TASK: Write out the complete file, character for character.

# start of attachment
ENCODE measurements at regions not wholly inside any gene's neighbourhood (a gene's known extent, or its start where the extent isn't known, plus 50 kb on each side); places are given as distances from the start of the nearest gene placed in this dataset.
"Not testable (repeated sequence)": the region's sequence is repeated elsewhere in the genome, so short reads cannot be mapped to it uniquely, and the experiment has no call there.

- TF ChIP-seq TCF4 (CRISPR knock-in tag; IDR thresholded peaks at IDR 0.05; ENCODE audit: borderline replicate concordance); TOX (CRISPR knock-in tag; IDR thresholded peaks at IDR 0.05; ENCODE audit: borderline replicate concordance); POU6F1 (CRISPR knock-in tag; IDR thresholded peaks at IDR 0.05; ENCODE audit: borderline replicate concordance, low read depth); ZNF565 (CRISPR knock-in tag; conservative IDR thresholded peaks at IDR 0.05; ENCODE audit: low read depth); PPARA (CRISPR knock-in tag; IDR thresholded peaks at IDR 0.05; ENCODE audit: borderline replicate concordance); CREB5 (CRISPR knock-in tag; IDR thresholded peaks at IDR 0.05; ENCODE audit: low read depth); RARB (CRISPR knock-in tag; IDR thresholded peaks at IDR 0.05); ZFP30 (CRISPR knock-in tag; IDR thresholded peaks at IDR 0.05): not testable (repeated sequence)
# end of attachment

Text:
ENCODE measurements at regions not wholly inside any gene's neighbourhood (a gene's known extent, or its start where the extent isn't known, plus 50 kb on each side); places are given as distances from the start of the nearest gene placed in this dataset.
"Not testable (repeated sequence)": the region's sequence is repeated elsewhere in the genome, so short reads cannot be mapped to it uniquely, and the experiment has no call there.

- TF ChIP-seq TCF4 (CRISPR knock-in tag; IDR thresholded peaks at IDR 0.05; ENCODE audit: borderline replicate concordance); TOX (CRISPR knock-in tag; IDR thresholded peaks at IDR 0.05; ENCODE audit: borderline replicate concordance); POU6F1 (CRISPR knock-in tag; IDR thresholded peaks at IDR 0.05; ENCODE audit: borderline replicate concordance, low read depth); ZNF565 (CRISPR knock-in tag; conservative IDR thresholded peaks at IDR 0.05; ENCODE audit: low read depth); PPARA (CRISPR knock-in tag; IDR thresholded peaks at IDR 0.05; ENCODE audit: borderline replicate concordance); CREB5 (CRISPR knock-in tag; IDR thresholded peaks at IDR 0.05; ENCODE audit: low read depth); RARB (CRISPR knock-in tag; IDR thresholded peaks at IDR 0.05); ZFP30 (CRISPR knock-in tag; IDR thresholded peaks at IDR 0.05): not testable (repeated sequence)